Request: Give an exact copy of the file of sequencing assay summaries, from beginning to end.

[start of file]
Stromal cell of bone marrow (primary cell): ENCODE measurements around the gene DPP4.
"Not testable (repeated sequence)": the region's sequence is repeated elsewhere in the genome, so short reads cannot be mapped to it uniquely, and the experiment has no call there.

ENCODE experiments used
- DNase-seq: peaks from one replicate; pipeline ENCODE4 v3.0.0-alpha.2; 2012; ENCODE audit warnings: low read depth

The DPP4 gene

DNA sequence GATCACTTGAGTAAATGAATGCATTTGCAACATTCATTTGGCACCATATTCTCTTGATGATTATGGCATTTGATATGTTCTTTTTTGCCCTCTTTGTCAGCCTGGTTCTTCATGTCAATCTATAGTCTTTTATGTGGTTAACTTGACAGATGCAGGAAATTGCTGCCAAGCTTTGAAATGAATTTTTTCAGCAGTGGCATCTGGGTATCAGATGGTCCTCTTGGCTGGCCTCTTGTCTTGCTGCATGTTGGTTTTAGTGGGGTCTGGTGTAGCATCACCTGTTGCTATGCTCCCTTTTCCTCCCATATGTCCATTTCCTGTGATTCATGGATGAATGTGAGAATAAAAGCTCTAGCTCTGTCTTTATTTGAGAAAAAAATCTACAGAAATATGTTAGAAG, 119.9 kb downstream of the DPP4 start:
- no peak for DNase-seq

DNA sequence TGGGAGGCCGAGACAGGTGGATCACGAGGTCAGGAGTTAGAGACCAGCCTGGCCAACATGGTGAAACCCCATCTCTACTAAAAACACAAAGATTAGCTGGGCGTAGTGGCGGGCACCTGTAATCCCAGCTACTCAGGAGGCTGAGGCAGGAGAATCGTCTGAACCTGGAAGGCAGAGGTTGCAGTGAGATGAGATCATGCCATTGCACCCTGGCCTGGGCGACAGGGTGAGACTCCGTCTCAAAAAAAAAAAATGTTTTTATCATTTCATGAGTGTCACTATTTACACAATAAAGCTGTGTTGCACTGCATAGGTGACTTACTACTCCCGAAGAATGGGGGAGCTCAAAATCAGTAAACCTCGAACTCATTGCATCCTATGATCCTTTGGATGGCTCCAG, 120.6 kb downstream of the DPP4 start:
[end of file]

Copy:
Stromal cell of bone marrow (primary cell): ENCODE measurements around the gene DPP4.
"Not testable (repeated sequence)": the region's sequence is repeated elsewhere in the genome, so short reads cannot be mapped to it uniquely, and the experiment has no call there.

ENCODE experiments used
- DNase-seq: peaks from one replicate; pipeline ENCODE4 v3.0.0-alpha.2; 2012; ENCODE audit warnings: low read depth

The DPP4 gene

DNA sequence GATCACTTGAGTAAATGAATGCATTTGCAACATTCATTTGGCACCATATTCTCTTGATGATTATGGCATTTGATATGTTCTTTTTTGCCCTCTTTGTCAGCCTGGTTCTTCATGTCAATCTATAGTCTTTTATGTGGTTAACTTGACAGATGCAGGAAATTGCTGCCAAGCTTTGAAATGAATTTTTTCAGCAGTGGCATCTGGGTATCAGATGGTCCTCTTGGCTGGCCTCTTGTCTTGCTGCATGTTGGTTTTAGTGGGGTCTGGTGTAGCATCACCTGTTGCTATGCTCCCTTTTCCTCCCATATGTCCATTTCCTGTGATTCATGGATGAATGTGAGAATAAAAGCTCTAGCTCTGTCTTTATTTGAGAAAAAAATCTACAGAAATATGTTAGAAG, 119.9 kb downstream of the DPP4 start:
- no peak for DNase-seq

DNA sequence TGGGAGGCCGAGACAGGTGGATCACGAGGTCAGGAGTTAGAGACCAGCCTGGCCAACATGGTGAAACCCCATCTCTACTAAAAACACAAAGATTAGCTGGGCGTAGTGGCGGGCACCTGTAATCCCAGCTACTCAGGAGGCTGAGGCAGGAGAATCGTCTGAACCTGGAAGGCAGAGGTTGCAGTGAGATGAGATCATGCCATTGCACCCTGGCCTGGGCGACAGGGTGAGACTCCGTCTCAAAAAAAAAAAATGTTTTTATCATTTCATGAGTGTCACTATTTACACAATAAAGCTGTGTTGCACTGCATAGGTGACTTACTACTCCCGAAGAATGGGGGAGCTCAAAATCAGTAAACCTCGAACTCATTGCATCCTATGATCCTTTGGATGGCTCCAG, 120.6 kb downstream of the DPP4 start: